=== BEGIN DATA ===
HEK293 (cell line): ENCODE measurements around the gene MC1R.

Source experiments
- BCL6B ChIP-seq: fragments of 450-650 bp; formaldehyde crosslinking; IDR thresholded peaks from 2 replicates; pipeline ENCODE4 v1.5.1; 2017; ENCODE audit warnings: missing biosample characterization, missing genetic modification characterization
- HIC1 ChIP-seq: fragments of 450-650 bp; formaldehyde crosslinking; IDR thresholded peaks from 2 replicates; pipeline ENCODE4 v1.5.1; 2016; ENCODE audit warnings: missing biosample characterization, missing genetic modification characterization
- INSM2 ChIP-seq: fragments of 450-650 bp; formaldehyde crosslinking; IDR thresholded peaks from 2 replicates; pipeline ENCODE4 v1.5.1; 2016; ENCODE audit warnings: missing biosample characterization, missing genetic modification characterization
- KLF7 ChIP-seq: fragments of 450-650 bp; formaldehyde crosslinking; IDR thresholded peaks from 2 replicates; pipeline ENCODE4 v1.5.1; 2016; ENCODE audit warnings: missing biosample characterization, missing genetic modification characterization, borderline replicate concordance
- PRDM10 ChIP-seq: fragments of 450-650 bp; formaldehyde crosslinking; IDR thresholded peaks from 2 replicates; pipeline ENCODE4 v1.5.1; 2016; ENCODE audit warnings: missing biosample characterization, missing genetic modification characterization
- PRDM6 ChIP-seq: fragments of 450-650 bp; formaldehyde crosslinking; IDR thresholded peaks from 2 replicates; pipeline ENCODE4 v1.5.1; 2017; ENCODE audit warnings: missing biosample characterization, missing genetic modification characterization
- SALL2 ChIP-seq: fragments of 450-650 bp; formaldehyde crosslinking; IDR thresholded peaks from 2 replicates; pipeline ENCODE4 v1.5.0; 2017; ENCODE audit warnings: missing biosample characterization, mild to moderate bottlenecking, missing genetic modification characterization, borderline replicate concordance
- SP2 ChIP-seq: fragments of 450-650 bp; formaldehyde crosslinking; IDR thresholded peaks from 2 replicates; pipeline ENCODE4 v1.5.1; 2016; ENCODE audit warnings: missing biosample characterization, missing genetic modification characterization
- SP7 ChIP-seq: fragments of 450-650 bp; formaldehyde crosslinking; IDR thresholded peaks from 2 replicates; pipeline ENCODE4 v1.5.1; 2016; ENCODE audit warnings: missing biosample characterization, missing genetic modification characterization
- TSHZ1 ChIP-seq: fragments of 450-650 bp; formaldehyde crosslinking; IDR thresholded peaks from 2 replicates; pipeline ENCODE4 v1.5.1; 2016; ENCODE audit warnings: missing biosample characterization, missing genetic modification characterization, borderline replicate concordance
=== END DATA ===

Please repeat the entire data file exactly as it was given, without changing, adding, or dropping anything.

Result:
HEK293 (cell line): ENCODE measurements around the gene MC1R.

Source experiments
- BCL6B ChIP-seq: fragments of 450-650 bp; formaldehyde crosslinking; IDR thresholded peaks from 2 replicates; pipeline ENCODE4 v1.5.1; 2017; ENCODE audit warnings: missing biosample characterization, missing genetic modification characterization
- HIC1 ChIP-seq: fragments of 450-650 bp; formaldehyde crosslinking; IDR thresholded peaks from 2 replicates; pipeline ENCODE4 v1.5.1; 2016; ENCODE audit warnings: missing biosample characterization, missing genetic modification characterization
- INSM2 ChIP-seq: fragments of 450-650 bp; formaldehyde crosslinking; IDR thresholded peaks from 2 replicates; pipeline ENCODE4 v1.5.1; 2016; ENCODE audit warnings: missing biosample characterization, missing genetic modification characterization
- KLF7 ChIP-seq: fragments of 450-650 bp; formaldehyde crosslinking; IDR thresholded peaks from 2 replicates; pipeline ENCODE4 v1.5.1; 2016; ENCODE audit warnings: missing biosample characterization, missing genetic modification characterization, borderline replicate concordance
- PRDM10 ChIP-seq: fragments of 450-650 bp; formaldehyde crosslinking; IDR thresholded peaks from 2 replicates; pipeline ENCODE4 v1.5.1; 2016; ENCODE audit warnings: missing biosample characterization, missing genetic modification characterization
- PRDM6 ChIP-seq: fragments of 450-650 bp; formaldehyde crosslinking; IDR thresholded peaks from 2 replicates; pipeline ENCODE4 v1.5.1; 2017; ENCODE audit warnings: missing biosample characterization, missing genetic modification characterization
- SALL2 ChIP-seq: fragments of 450-650 bp; formaldehyde crosslinking; IDR thresholded peaks from 2 replicates; pipeline ENCODE4 v1.5.0; 2017; ENCODE audit warnings: missing biosample characterization, mild to moderate bottlenecking, missing genetic modification characterization, borderline replicate concordance
- SP2 ChIP-seq: fragments of 450-650 bp; formaldehyde crosslinking; IDR thresholded peaks from 2 replicates; pipeline ENCODE4 v1.5.1; 2016; ENCODE audit warnings: missing biosample characterization, missing genetic modification characterization
- SP7 ChIP-seq: fragments of 450-650 bp; formaldehyde crosslinking; IDR thresholded peaks from 2 replicates; pipeline ENCODE4 v1.5.1; 2016; ENCODE audit warnings: missing biosample characterization, missing genetic modification characterization
- TSHZ1 ChIP-seq: fragments of 450-650 bp; formaldehyde crosslinking; IDR thresholded peaks from 2 replicates; pipeline ENCODE4 v1.5.1; 2016; ENCODE audit warnings: missing biosample characterization, missing genetic modification characterization, borderline replicate concordance